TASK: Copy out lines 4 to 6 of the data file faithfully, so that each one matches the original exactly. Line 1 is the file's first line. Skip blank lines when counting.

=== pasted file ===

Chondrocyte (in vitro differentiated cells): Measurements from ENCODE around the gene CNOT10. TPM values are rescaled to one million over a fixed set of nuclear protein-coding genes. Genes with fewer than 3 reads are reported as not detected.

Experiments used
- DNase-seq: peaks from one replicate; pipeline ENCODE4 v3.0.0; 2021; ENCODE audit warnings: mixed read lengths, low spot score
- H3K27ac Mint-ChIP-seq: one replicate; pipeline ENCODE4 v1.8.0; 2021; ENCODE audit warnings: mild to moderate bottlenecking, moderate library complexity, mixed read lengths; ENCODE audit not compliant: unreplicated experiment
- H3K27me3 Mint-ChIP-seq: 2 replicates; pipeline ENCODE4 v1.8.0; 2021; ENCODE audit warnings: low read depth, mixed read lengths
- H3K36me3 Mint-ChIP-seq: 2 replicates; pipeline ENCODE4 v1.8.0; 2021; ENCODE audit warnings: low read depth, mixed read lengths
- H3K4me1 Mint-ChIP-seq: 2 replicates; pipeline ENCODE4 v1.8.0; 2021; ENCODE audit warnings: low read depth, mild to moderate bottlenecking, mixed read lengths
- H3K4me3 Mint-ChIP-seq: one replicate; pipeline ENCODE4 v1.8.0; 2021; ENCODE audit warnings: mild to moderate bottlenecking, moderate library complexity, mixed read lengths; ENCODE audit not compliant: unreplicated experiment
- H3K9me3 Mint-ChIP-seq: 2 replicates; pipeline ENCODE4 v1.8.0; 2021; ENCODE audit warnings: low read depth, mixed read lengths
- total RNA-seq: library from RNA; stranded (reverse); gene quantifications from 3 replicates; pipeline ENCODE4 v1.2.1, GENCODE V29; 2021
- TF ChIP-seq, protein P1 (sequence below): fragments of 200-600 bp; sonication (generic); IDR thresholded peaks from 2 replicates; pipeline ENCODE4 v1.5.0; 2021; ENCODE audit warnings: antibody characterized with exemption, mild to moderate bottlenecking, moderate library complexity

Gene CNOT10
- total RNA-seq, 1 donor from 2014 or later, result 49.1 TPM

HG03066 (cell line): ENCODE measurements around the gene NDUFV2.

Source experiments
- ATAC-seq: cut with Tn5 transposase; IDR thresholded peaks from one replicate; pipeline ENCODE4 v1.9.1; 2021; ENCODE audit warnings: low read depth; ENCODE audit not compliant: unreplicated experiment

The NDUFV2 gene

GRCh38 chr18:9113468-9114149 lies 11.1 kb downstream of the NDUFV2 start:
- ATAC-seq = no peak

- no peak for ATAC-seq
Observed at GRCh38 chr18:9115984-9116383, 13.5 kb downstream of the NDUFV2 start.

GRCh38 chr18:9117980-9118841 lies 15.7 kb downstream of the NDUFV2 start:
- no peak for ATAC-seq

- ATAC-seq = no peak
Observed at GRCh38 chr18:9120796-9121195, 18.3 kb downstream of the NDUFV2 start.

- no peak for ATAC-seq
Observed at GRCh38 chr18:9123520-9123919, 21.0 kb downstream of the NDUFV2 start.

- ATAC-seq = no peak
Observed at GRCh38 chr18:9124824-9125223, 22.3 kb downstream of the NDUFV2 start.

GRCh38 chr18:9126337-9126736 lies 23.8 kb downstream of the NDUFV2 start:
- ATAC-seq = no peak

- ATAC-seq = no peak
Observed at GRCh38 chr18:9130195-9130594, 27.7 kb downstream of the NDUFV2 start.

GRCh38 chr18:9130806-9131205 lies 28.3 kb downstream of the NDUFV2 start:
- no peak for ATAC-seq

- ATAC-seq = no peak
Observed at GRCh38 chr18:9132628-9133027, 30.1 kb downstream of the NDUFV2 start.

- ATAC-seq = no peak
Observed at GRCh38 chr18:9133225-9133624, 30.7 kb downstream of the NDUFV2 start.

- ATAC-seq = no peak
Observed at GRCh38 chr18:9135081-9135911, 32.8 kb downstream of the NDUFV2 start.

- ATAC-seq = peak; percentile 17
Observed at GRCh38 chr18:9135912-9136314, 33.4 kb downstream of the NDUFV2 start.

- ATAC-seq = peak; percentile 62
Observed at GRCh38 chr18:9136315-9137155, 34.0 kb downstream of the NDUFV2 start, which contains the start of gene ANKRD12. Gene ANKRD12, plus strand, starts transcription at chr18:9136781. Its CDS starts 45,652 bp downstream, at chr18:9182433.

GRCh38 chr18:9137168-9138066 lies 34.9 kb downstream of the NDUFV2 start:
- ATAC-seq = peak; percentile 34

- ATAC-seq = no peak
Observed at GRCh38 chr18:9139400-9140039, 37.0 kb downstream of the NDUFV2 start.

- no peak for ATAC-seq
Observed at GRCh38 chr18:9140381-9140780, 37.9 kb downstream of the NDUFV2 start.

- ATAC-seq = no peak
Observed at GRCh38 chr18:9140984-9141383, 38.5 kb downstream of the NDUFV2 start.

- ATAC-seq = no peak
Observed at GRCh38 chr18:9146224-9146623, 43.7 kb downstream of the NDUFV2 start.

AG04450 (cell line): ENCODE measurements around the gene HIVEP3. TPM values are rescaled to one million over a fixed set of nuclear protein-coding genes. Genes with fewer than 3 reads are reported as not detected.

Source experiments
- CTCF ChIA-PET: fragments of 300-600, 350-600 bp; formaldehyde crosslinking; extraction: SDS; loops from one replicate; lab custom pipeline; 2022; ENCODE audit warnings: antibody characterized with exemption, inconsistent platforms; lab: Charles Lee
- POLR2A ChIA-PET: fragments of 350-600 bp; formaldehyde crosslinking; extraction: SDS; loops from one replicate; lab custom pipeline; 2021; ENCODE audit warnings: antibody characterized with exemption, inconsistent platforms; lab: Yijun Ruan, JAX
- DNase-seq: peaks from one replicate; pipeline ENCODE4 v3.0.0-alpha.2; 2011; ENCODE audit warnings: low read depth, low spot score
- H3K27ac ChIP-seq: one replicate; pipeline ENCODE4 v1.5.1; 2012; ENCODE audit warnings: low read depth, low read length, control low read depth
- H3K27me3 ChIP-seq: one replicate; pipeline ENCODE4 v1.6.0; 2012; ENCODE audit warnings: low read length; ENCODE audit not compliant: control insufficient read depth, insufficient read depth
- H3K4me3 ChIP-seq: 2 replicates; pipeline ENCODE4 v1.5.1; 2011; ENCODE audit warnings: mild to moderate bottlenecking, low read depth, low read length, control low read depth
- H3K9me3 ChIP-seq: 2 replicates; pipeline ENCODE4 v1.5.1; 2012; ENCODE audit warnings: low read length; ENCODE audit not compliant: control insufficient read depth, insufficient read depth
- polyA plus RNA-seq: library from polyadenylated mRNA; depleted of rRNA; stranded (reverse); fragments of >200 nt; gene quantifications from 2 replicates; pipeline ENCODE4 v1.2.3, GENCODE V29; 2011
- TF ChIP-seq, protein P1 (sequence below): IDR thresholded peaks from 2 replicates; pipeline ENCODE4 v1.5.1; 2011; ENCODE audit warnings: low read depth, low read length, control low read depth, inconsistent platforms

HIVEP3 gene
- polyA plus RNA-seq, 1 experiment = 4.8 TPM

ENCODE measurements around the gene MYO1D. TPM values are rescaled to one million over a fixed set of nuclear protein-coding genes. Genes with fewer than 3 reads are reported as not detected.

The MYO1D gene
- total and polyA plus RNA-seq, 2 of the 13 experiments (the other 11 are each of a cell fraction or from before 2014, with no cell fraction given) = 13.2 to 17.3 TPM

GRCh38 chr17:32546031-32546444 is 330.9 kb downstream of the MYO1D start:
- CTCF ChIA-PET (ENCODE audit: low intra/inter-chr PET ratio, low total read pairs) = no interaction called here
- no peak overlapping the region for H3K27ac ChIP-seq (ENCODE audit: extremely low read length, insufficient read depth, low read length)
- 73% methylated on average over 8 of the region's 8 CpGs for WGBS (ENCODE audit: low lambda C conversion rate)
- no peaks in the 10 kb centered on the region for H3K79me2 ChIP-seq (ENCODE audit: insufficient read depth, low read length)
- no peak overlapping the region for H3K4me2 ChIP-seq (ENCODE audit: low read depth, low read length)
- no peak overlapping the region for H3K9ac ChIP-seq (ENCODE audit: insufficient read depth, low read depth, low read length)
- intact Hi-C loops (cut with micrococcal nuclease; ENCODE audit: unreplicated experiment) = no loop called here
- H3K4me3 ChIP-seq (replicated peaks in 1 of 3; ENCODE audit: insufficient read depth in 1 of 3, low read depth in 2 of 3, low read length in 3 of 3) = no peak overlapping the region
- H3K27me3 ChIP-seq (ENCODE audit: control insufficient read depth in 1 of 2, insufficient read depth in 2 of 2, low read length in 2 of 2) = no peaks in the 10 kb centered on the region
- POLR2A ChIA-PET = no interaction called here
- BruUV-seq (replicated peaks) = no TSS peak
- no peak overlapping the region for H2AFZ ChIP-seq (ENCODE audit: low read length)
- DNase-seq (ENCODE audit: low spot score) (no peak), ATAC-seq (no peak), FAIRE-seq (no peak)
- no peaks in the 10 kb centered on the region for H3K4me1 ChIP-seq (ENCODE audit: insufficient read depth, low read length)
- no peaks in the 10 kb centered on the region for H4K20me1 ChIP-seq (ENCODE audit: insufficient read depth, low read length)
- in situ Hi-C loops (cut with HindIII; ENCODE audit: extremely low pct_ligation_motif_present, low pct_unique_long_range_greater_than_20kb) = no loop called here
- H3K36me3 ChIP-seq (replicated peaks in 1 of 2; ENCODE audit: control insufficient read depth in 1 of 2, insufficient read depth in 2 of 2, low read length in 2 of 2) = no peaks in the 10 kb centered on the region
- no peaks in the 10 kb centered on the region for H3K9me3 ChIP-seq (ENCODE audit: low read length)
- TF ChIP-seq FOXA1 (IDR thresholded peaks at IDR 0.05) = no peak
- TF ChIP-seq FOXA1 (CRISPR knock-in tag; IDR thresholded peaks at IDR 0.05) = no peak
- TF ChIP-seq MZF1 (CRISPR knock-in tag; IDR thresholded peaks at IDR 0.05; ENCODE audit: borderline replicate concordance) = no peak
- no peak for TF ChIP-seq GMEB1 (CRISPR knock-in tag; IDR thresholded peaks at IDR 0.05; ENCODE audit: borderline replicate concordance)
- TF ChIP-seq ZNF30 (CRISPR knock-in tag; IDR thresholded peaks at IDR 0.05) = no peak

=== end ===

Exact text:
- H3K27ac Mint-ChIP-seq: one replicate; pipeline ENCODE4 v1.8.0; 2021; ENCODE audit warnings: mild to moderate bottlenecking, moderate library complexity, mixed read lengths; ENCODE audit not compliant: unreplicated experiment
- H3K27me3 Mint-ChIP-seq: 2 replicates; pipeline ENCODE4 v1.8.0; 2021; ENCODE audit warnings: low read depth, mixed read lengths
- H3K36me3 Mint-ChIP-seq: 2 replicates; pipeline ENCODE4 v1.8.0; 2021; ENCODE audit warnings: low read depth, mixed read lengths